2010 goals: hmmm, a broader public?
November 7, 2008 § 1 Comment
About 10 days ago, I posted the question ‘how can Mozilla engage a broader public around its values?’ I also asked this question to alot of people face to face. Mostly I got blank stares, which may mean I asked the question the wrong way. Or that it’s too abstract. Or just that people are busy.
Marketing: The “Open Web” lies at much of what Mozilla is currently talking about. I don’t think enough has been done (a) to explain what it is (b) why it matters or (c) to promote it. Given that it’s a nice phrase, milk it: put together more info on what it means and why *end-users* should care. Devise a logo for it; set up some rules for who can use that logo (make it a desirable brand like “open source”, and use the community to police it – no teeth, but plenty of shaming). Then push that logo hard across the Web: where the logo goes, so does Mozilla and its ideals.
Technical: This flows from the Open Web stuff. Put your money where your mouth is, and get more involved in defining the Open Web through technical work. Get involved in standards bodies (no, not the ISO….), get involved in open source projects that impact on the Open Web. Help more projects *use* Mozilla code (OpenOffice.org strikes me as a prime candidate for both Firefox and Thunderbird – you can really help each other.)
Educational: Education not just in the metaphorical sense used above – telling people what the “Open Web” is, but really pushing into the educational system. I know you’re starting to do this, and I think that’s really good. One of the most annoying things is how deep Microsoft’s fangs are embedded in the body educational as far as Windows and Office are concerned: people grow up thinking they are computing, not just examples (and bad ones at that). The more Mozilla can get involved in spreading the word about what computing/coding is, the more bright-eyed and bushy-tailed young coders you will have contributing.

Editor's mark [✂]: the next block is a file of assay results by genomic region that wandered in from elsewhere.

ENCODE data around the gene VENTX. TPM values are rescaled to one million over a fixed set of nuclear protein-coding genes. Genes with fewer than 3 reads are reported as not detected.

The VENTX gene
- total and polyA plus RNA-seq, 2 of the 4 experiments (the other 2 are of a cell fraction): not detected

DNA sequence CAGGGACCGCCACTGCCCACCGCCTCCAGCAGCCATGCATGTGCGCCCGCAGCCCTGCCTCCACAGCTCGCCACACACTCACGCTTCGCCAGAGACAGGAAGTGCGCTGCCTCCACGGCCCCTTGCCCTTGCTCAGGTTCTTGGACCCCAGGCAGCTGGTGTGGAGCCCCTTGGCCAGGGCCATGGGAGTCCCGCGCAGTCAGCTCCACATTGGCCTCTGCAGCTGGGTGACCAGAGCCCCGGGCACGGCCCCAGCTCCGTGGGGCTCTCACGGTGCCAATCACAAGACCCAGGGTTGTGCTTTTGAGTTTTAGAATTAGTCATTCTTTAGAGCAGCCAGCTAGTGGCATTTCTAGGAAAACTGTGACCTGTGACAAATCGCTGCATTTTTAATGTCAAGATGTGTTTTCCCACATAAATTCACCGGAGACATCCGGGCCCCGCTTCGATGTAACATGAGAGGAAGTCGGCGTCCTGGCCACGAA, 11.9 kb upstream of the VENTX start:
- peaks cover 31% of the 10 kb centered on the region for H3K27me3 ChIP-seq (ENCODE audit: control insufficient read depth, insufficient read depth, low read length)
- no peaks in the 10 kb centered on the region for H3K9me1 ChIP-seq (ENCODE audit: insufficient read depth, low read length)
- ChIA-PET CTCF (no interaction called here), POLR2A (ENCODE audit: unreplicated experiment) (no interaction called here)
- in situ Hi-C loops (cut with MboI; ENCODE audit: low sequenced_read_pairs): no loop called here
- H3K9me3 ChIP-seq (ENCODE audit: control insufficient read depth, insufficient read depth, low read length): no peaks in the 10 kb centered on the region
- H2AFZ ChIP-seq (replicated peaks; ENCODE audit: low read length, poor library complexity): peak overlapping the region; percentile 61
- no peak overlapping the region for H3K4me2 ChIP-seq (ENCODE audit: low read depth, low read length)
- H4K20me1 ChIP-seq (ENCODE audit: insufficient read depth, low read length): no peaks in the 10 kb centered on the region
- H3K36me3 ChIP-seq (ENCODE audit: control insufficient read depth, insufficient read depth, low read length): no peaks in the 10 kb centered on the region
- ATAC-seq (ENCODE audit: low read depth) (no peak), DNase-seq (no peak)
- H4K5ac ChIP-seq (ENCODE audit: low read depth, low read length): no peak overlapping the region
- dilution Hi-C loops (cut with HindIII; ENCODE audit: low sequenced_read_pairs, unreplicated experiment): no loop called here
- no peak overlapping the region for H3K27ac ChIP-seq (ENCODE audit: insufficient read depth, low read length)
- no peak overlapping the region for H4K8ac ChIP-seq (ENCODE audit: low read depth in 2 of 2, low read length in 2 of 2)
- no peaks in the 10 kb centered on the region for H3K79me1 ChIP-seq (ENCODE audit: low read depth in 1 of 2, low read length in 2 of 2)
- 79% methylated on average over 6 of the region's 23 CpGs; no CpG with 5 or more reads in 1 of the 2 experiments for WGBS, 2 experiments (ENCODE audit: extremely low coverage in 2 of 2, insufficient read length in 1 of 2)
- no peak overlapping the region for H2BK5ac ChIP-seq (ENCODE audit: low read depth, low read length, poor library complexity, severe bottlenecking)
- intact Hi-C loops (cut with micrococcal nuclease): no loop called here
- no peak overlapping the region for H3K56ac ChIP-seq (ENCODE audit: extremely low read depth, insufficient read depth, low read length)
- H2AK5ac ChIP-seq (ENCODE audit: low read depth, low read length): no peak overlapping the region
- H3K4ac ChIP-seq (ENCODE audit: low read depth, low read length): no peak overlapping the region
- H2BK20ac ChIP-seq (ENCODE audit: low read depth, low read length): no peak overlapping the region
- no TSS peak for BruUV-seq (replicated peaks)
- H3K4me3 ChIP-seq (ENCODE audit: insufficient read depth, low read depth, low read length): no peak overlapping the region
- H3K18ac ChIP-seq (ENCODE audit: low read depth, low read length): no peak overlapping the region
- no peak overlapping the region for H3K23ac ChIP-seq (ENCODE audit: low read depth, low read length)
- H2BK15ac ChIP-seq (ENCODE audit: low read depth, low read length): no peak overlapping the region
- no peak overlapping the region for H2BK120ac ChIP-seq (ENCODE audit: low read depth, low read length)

Political: This one is harder, but potentially even more important. As Mozilla grows in stature, it can become an important voice talking to governments, especially when the latter are making stupid decisions about computer technology (i.e. nearly always). Call it soft lobbying: you’re not really asking for anything, but offering a lot. Create a post for someone to do this full-time (ideally several around the world in different jurisdictions). The more politic you can be in this – as in not rubbing their faces in their own stupidity – the better you will succeed. There is no respected source of info for governments that has no agenda (hello Microsoft/Google/IBM etc.). Once you have established your independence and usefulness, governments should be beating a path to your door.
I also got useful quick verbal hits from people like David Crow:
Focus on the ‘one web’ message. Help people see that applications that only work on one phone or one browser are a threat to their future enjoyment of the Internet.
… and Tomcat:
The message is that we make our software differently. We are a non-profit hybrid. We aren’t trying to make money. We’re trying to make the web open.
All of this is great food for thought. I’d like more. So, I am going to ask the question in some different ways over the coming weeks. I am also going post soon about a proposed 2010 goal for Mozilla Foundation that builds on this theme. In the meantime, feel free to comment or blog on how we engage a broader public w/ our values. It’s a question that matters.